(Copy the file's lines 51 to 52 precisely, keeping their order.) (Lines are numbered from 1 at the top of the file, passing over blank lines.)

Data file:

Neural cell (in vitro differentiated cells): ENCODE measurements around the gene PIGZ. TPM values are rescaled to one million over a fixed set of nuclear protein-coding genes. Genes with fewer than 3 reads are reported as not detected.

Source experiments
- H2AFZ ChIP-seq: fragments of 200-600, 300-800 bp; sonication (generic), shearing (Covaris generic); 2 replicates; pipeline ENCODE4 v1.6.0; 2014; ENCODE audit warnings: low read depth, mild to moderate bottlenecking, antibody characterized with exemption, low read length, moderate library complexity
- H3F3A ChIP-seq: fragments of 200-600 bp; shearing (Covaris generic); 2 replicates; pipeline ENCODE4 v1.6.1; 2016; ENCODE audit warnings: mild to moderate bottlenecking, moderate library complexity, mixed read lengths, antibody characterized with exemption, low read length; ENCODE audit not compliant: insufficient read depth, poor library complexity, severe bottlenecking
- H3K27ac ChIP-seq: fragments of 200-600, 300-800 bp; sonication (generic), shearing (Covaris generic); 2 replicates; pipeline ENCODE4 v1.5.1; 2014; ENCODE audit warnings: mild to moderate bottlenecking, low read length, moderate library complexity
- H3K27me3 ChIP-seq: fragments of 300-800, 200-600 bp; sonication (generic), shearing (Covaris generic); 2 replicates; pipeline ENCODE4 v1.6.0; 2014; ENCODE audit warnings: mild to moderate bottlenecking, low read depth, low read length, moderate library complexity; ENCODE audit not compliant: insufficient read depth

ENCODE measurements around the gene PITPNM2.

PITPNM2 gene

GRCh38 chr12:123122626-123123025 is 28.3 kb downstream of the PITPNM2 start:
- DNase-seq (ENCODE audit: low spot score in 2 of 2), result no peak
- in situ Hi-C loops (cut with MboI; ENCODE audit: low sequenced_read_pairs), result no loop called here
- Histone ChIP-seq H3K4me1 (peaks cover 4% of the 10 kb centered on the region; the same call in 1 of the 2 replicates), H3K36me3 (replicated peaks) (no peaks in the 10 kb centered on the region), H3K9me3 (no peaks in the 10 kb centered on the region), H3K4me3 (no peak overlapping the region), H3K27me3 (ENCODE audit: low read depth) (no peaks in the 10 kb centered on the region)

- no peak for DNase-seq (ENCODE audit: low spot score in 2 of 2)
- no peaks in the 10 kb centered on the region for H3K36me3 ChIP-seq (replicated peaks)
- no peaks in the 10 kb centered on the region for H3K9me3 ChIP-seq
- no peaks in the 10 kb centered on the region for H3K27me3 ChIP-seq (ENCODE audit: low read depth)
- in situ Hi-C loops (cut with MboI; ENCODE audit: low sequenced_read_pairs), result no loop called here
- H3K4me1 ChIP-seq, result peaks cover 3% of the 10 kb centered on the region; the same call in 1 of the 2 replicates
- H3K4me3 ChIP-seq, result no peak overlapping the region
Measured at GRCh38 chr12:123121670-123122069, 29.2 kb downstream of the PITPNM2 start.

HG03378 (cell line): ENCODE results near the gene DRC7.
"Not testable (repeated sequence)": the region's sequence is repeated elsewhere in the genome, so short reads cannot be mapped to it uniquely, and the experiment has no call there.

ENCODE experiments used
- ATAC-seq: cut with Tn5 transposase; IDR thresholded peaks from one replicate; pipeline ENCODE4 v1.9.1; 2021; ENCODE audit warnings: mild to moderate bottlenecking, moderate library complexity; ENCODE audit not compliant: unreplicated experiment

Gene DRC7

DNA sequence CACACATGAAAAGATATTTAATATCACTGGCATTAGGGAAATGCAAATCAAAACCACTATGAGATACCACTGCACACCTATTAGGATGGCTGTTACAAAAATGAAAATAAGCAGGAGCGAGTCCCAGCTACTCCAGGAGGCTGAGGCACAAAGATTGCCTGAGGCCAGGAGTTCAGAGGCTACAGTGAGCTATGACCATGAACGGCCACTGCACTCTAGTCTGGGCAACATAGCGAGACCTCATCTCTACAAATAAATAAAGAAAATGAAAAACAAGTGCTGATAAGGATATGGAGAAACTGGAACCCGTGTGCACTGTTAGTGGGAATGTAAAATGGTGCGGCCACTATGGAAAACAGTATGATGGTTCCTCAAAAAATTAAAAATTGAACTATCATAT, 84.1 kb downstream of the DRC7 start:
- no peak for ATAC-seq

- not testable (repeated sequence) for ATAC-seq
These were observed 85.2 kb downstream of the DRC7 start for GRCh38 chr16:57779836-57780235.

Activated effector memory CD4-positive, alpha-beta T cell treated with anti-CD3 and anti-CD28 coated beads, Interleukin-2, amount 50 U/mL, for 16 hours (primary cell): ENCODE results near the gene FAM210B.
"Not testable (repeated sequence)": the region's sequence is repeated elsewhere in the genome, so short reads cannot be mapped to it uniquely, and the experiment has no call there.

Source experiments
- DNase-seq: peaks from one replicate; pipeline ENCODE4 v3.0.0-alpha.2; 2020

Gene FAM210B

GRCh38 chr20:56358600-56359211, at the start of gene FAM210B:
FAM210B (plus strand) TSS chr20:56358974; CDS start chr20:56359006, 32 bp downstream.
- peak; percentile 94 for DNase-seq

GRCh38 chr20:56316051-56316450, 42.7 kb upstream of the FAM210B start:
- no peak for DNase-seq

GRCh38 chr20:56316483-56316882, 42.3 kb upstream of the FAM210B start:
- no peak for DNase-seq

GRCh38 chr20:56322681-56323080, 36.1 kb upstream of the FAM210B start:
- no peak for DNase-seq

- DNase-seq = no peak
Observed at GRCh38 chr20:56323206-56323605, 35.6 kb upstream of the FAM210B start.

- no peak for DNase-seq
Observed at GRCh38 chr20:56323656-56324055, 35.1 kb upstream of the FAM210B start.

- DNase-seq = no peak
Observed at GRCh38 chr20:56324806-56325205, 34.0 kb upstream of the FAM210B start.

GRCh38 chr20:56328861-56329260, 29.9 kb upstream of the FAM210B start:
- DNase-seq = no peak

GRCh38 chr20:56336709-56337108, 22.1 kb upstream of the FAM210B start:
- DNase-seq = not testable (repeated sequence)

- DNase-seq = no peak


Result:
- DNase-seq = no peak

GRCh38 chr20:56336709-56337108, 22.1 kb upstream of the FAM210B start: